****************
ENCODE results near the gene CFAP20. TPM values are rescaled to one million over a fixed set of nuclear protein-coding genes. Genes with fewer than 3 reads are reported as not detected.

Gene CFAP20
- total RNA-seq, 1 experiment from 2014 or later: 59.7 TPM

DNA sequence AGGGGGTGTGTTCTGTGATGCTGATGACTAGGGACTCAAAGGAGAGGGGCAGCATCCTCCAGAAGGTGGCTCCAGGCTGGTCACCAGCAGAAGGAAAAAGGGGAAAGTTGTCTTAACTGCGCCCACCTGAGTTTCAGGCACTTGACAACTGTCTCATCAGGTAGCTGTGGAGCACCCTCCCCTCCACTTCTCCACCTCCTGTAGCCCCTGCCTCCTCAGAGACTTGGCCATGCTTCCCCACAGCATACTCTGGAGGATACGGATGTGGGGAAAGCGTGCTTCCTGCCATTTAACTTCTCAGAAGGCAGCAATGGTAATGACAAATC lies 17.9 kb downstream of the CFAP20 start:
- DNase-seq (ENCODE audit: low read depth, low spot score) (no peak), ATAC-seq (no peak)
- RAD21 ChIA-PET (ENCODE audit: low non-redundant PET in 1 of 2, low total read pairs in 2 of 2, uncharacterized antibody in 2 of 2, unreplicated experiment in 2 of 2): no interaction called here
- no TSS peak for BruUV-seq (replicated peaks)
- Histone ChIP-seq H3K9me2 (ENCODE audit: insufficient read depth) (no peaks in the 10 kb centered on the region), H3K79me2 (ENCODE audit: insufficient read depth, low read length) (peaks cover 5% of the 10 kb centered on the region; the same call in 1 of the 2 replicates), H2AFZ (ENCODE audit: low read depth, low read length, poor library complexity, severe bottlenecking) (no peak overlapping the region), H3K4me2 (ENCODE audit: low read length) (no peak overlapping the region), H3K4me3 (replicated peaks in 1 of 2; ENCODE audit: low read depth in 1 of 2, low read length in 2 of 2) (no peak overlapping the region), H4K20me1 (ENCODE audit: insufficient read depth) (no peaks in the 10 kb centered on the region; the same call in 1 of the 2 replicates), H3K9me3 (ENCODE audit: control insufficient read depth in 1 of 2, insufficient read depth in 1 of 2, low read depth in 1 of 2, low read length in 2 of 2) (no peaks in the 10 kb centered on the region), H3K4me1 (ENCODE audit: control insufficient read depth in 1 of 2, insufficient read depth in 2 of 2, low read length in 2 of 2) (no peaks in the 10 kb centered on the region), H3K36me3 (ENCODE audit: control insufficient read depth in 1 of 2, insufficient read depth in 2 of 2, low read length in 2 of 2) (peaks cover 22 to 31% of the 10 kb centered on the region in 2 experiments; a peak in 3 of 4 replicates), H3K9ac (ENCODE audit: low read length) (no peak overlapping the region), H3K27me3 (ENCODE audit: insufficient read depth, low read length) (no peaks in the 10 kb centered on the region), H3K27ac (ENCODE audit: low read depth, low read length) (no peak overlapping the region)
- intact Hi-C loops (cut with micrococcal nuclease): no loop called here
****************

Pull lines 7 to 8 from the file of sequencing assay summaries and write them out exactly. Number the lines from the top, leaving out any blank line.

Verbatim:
- no TSS peak for BruUV-seq (replicated peaks)
- Histone ChIP-seq H3K9me2 (ENCODE audit: insufficient read depth) (no peaks in the 10 kb centered on the region), H3K79me2 (ENCODE audit: insufficient read depth, low read length) (peaks cover 5% of the 10 kb centered on the region; the same call in 1 of the 2 replicates), H2AFZ (ENCODE audit: low read depth, low read length, poor library complexity, severe bottlenecking) (no peak overlapping the region), H3K4me2 (ENCODE audit: low read length) (no peak overlapping the region), H3K4me3 (replicated peaks in 1 of 2; ENCODE audit: low read depth in 1 of 2, low read length in 2 of 2) (no peak overlapping the region), H4K20me1 (ENCODE audit: insufficient read depth) (no peaks in the 10 kb centered on the region; the same call in 1 of the 2 replicates), H3K9me3 (ENCODE audit: control insufficient read depth in 1 of 2, insufficient read depth in 1 of 2, low read depth in 1 of 2, low read length in 2 of 2) (no peaks in the 10 kb centered on the region), H3K4me1 (ENCODE audit: control insufficient read depth in 1 of 2, insufficient read depth in 2 of 2, low read length in 2 of 2) (no peaks in the 10 kb centered on the region), H3K36me3 (ENCODE audit: control insufficient read depth in 1 of 2, insufficient read depth in 2 of 2, low read length in 2 of 2) (peaks cover 22 to 31% of the 10 kb centered on the region in 2 experiments; a peak in 3 of 4 replicates), H3K9ac (ENCODE audit: low read length) (no peak overlapping the region), H3K27me3 (ENCODE audit: insufficient read depth, low read length) (no peaks in the 10 kb centered on the region), H3K27ac (ENCODE audit: low read depth, low read length) (no peak overlapping the region)